Emily joined Woodgreen Pets Charity in 2022 as a Veterinary Department Manager. She oversees a team dedicated to professionalism and quality animal care. She has worked in the scientific pet care sector since completing her undergraduate degree in Animal Science 9 years ago. She has a keen interest in ensuring the most up-to-date veterinary practices are performed, with a focus on shelter medicine and fear-free handling for all types of animals. Pets cross over into both her personal and professional life, and this is only likely to continue.
What changes did we see?
So what actually happened when we made the switch to raw? Within a few days, I noticed quite a big difference in Lowen’s behavior. If I could sum it up in one word I’d say: calmer.
This not only made her more of a pleasure to be around, but it also made her easier to train. One thing that surprised me was that she was having fewer wee accidents in the house. Apparently dry kibble can increase thirst, so it’s normal for a dog on a raw food diet to drink less and therefore need to wee less. A bonus for house training!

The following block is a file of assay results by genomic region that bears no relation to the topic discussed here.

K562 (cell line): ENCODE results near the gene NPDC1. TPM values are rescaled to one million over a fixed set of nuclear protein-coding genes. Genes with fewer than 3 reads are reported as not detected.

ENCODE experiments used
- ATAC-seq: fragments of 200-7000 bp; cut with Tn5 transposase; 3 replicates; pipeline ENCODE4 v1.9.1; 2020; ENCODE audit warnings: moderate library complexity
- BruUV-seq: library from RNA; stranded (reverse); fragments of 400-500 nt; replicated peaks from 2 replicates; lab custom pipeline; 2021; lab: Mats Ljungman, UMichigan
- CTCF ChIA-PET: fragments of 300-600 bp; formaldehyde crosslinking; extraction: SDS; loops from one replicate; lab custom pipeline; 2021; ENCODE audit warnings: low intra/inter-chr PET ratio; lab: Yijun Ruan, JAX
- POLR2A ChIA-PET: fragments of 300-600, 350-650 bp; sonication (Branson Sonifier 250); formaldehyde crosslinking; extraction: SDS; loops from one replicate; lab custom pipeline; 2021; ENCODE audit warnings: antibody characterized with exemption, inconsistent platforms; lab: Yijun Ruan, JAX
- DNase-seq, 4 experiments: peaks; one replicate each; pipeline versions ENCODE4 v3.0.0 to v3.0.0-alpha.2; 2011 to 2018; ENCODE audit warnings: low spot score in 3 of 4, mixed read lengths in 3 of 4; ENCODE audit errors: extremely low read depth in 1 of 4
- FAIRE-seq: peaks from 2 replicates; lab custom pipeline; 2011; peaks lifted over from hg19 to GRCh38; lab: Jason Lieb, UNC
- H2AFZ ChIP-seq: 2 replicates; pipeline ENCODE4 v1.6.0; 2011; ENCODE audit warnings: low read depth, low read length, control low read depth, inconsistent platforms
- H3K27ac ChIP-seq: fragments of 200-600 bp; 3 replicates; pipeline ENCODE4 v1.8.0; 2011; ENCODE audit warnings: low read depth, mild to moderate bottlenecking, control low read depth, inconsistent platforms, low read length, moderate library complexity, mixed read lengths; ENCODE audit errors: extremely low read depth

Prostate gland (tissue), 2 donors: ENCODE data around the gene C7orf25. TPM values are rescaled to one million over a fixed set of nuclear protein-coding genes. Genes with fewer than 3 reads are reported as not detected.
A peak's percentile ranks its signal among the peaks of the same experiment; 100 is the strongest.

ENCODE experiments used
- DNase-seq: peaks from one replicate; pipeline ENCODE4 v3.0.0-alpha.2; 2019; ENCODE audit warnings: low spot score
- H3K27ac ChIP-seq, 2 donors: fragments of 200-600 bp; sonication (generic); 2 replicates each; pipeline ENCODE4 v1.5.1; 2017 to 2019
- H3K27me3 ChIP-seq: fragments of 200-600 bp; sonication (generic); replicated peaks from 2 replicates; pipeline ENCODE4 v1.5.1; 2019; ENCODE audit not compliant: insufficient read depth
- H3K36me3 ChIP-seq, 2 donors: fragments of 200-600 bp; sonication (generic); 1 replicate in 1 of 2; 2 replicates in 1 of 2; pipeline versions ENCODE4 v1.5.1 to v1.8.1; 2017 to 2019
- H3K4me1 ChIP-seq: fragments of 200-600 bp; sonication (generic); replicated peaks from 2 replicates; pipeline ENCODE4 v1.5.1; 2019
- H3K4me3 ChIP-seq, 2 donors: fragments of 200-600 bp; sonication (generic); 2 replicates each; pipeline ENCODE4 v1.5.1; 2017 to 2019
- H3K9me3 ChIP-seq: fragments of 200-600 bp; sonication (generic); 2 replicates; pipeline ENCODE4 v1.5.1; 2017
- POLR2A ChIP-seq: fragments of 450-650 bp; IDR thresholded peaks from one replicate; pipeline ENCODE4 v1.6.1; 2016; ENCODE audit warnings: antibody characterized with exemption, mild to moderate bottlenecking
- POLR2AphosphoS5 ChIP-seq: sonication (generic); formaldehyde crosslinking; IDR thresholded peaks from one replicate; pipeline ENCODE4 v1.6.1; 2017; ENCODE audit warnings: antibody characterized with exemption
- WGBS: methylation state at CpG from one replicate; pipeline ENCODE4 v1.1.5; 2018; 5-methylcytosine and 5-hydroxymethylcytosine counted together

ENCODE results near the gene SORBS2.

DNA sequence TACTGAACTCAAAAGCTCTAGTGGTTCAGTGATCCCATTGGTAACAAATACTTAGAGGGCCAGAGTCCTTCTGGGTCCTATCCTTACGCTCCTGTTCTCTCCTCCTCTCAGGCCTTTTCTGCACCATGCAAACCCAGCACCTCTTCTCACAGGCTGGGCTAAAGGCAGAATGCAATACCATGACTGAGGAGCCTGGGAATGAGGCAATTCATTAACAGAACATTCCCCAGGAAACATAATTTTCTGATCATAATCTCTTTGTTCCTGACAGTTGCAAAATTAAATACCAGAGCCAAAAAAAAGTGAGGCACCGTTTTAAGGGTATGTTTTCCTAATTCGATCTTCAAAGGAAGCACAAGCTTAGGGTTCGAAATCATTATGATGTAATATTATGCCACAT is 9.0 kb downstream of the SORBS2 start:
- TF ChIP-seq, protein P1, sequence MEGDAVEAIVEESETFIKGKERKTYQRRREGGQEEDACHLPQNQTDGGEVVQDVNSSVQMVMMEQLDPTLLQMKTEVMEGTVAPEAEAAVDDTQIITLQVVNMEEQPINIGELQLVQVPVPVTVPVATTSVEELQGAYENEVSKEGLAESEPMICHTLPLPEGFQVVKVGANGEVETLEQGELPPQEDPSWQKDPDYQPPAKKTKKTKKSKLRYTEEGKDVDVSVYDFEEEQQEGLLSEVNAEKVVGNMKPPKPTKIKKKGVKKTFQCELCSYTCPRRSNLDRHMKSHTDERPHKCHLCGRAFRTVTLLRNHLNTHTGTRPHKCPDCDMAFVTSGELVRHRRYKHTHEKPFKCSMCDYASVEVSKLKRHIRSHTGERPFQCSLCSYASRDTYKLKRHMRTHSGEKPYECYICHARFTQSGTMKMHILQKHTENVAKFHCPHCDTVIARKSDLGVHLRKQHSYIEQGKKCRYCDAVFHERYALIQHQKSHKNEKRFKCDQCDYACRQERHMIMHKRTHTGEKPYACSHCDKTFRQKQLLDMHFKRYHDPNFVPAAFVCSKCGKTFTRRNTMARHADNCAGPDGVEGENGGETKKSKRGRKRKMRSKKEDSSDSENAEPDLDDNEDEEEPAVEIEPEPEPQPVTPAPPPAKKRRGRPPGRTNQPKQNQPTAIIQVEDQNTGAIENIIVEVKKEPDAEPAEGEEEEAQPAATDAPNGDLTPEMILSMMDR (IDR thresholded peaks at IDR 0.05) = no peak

From Lowen’s point of view, she seems very content with the swap. She is less pent up and frustrated. Not to mention she wolfs down all her meals in record time.
Like some of the experts mentioned, we have noticed some other benefits too. Her coat is in great condition (although that could well be down to the fact she is a puppy) and her poos are small and odorless. This is because all those carbs in dry food are waste material for the dog so they don't absorb them in the same way as raw.
But what about the negatives? Well, it’s certainly a more expensive option! We also had to upgrade our freezer to a chest freezer to adequately store her food, which was an extra expense. And while it isn’t an inconvenience feeding her raw food at home, I can foresee it being a bit tricky while we’re away on holiday.
On balance, I am very happy with our decision to switch to raw feeding and don’t foresee us going back to kibble.
If you’re interested in learning more, check out our guide to the best raw dog food. “One of the best websites for breakdown and analysis is All About Dog Food. It might be worth visiting and seeing what you are really feeding your dog,” suggests Roberts.